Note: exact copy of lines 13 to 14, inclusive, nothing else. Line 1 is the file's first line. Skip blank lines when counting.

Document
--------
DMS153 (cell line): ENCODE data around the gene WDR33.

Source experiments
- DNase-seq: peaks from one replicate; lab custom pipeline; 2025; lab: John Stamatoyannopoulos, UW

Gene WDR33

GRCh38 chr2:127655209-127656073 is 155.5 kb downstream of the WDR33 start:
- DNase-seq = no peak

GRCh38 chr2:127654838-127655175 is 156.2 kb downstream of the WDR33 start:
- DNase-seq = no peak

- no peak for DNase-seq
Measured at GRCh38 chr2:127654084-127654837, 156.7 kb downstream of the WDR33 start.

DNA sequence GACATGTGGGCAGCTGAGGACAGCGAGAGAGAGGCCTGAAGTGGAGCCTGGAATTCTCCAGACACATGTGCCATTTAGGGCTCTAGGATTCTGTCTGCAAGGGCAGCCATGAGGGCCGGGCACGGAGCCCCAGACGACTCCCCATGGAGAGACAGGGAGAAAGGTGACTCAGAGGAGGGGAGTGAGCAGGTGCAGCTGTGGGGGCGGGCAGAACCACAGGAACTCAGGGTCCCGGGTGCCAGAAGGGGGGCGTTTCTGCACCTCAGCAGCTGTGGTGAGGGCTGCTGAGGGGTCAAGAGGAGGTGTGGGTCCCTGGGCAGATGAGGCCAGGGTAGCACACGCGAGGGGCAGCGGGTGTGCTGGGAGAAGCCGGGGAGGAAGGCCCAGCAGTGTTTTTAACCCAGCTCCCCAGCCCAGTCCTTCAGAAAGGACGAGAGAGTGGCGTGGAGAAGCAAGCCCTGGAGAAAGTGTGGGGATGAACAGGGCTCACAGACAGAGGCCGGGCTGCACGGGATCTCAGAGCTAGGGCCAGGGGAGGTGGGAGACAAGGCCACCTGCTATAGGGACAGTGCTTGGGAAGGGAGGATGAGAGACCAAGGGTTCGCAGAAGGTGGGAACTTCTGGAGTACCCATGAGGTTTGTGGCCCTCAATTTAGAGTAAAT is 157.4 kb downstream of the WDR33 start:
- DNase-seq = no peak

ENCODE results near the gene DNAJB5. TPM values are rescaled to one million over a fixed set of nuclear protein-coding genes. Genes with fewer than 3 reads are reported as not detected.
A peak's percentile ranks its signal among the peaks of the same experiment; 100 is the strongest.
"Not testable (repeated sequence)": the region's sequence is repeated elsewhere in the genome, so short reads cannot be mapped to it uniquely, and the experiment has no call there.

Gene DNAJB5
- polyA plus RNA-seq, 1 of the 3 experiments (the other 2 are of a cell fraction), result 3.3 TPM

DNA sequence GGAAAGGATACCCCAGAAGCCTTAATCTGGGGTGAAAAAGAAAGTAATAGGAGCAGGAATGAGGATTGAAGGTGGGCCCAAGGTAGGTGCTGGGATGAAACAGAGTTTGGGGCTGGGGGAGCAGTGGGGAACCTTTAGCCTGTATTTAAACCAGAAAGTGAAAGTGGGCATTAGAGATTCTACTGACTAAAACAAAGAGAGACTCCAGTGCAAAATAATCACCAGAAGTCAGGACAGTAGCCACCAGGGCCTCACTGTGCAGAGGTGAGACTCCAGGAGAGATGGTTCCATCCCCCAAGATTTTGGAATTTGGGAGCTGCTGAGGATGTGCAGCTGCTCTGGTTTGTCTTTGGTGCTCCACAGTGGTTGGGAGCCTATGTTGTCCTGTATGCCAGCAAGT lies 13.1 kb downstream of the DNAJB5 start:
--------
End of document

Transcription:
ENCODE results near the gene DNAJB5. TPM values are rescaled to one million over a fixed set of nuclear protein-coding genes. Genes with fewer than 3 reads are reported as not detected.
A peak's percentile ranks its signal among the peaks of the same experiment; 100 is the strongest.